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Boulder

Aug 25, 2018

Legendary Climber Jeff Lowe Dies at 67

American alpinist and climber Jeff Lowe was suffering from an extremely rare progressive neurodegenerative disease for the last 18 years. He has just passed at a health centre in Colorado, surrounded by friends and family.

WRITTEN BY

Himraj Soin

A climbing legend, Jeff Lowe made more than 1000 first ascents all around the world. An American alpinist from Utah, Jeff was the co-founder of outdoor equipment company, Lowe Alpine. He brought modern ice climbing from Europe to the United States and was a huge proponent of the alpine style. In 2017, he won the Piolets D’or Lifetime Achievement Award. In 1991, he famously climbed Metanoia, the hardest route on the Eiger. 

Suffering from a rare Muscle Neuron Degeneration (MND) similar to ALS, it had left him in a wheelchair, breathing bottled oxygen, coughing through a tracheotomy and eating liquid food through a tube. He required 24/7 nursing supervision. 

“Place your confidence in your dreams, not in your nightmares.”

His daughter Sonja Jane posted on his behalf on Facebook: “My father, Jeff Lowe, to put it in his words, “moved on from this material plane to the next” this evening in a peaceful transition.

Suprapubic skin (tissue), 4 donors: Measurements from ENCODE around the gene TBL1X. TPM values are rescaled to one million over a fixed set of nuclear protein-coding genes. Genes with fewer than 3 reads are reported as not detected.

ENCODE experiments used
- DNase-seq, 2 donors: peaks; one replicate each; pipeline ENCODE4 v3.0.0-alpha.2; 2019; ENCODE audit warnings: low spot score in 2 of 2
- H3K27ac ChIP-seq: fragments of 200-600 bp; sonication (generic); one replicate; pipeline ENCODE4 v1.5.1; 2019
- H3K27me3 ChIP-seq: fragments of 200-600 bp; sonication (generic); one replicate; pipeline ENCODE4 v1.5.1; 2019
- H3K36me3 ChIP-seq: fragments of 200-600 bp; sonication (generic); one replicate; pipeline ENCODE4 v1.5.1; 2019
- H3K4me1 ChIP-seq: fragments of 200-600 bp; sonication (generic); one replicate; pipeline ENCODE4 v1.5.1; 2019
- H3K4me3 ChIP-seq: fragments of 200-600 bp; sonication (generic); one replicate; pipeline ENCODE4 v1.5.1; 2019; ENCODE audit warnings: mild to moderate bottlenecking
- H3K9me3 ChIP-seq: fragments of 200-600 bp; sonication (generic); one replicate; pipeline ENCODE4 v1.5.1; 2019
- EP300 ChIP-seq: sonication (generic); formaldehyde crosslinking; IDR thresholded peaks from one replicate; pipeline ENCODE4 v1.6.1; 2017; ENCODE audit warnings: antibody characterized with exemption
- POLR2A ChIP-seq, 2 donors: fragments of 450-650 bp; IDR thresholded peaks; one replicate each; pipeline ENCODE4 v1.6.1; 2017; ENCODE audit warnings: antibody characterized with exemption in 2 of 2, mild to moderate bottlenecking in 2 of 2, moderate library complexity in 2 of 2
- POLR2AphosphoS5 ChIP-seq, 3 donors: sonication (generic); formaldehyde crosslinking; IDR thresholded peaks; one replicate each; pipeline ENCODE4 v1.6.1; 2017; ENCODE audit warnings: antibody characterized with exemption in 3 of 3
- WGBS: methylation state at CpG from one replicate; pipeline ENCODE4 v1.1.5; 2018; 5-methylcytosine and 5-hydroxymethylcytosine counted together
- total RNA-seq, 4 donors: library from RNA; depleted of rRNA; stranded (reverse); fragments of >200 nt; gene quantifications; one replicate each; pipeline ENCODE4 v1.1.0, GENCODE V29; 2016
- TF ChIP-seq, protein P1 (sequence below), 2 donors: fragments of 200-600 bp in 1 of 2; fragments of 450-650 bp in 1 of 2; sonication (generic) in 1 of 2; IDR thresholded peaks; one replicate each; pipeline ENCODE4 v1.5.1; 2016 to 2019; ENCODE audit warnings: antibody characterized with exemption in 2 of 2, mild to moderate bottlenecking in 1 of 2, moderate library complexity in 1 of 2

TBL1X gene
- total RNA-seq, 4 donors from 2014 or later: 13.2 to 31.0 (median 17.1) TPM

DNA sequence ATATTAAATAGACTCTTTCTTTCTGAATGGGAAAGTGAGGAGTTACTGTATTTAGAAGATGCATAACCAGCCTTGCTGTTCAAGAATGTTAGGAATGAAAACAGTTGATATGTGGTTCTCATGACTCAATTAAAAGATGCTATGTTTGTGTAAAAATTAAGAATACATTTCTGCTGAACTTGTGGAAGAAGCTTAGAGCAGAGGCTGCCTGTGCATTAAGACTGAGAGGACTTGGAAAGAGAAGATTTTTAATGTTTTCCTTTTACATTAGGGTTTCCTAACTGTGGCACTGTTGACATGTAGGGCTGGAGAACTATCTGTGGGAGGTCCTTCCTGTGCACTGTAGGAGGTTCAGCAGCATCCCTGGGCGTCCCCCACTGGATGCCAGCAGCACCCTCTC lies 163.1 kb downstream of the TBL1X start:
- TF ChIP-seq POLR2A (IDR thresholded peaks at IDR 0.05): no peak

The last few days were a beautiful whirlwind of laughter, tears, sadness and new friendships. We lived outside the entire time, where my dad always wanted to be, and created our own “base camp” as the wonderful nurses at Lemay Ave Health & Rehabilitation Center lovingly referred to it. We laughed, cried, and honored his life and the many climbs and many lessons he experienced.… and had a 3 day celebratory party, with him as the guest of honor and the one bringing us all together. We all felt this was exactly what Jeff would have wanted, without a question.

The other thing my dad, Jeff, wanted, was to leave behind a legacy for his granddaughter, Valentina, as well as the rest of the world, by sharing his experience on Metanoia not for a profit, but for a purpose-to enlighten others as to what he experienced. To honor his life, achievements, and contributions to both the climbing world and the universe as a whole, and so his beloved granddaughter always remembers him with as much pride as she does today.  Love always and forever, The luckiest daughter in the world.”

In an article for The Outdoor Journal, “Khumbu Possibilities”, Jeff shared an excerpt of his upcoming book, detailing remarkable mountain experiences from his life, contemplating the unknowable possibilities that the unknown holds, in the mountains and elsewhere. His ultimate goal was securing access to the wilderness for current and future generations, while protecting and preserving all wild places. Interviewed by journalist Michael Levy, he told him that even with his disease, he is simply doing another “first ascent”. Michael said of his visit, “On that second day at Jeff’s house, he ruminated on the importance of living in the present, being open to all the outcomes, twists and turns that are unforeseeable until they happen”.